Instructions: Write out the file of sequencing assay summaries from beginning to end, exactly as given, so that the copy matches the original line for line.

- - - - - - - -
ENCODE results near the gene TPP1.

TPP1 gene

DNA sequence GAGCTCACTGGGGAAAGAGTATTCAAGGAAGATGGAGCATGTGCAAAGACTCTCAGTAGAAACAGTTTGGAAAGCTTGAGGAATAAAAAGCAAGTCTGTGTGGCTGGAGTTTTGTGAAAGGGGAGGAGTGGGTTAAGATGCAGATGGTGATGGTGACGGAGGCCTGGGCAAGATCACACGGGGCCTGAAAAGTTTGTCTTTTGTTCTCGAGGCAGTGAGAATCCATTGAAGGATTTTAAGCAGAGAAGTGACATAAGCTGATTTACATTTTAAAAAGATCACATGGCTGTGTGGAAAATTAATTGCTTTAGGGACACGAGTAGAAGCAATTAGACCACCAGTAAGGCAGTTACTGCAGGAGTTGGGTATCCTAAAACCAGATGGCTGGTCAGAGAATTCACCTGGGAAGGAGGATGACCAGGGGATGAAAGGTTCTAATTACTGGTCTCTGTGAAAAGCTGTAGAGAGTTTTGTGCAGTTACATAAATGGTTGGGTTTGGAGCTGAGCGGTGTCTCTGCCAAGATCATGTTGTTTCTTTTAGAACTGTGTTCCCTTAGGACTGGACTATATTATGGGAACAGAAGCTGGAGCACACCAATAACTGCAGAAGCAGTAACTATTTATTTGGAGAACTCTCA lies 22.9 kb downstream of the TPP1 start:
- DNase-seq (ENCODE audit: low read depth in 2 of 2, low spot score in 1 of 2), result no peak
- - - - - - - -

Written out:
ENCODE results near the gene TPP1.

TPP1 gene

DNA sequence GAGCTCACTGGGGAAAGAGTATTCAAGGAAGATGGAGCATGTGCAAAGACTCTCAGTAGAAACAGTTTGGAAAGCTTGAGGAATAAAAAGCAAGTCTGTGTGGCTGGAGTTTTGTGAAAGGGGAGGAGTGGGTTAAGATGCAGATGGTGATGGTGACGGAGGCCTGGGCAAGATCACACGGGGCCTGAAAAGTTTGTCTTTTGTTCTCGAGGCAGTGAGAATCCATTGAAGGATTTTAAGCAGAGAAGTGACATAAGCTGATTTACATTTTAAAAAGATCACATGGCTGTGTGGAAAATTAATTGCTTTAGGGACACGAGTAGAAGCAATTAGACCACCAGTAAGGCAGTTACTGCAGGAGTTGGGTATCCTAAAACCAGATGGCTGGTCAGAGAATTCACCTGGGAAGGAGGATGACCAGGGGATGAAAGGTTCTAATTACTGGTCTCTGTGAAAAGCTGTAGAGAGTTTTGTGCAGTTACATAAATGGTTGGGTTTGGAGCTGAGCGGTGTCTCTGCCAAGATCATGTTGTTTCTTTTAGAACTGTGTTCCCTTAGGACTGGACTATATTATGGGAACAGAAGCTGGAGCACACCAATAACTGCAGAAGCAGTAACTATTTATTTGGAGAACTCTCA lies 22.9 kb downstream of the TPP1 start:
- DNase-seq (ENCODE audit: low read depth in 2 of 2, low spot score in 1 of 2), result no peak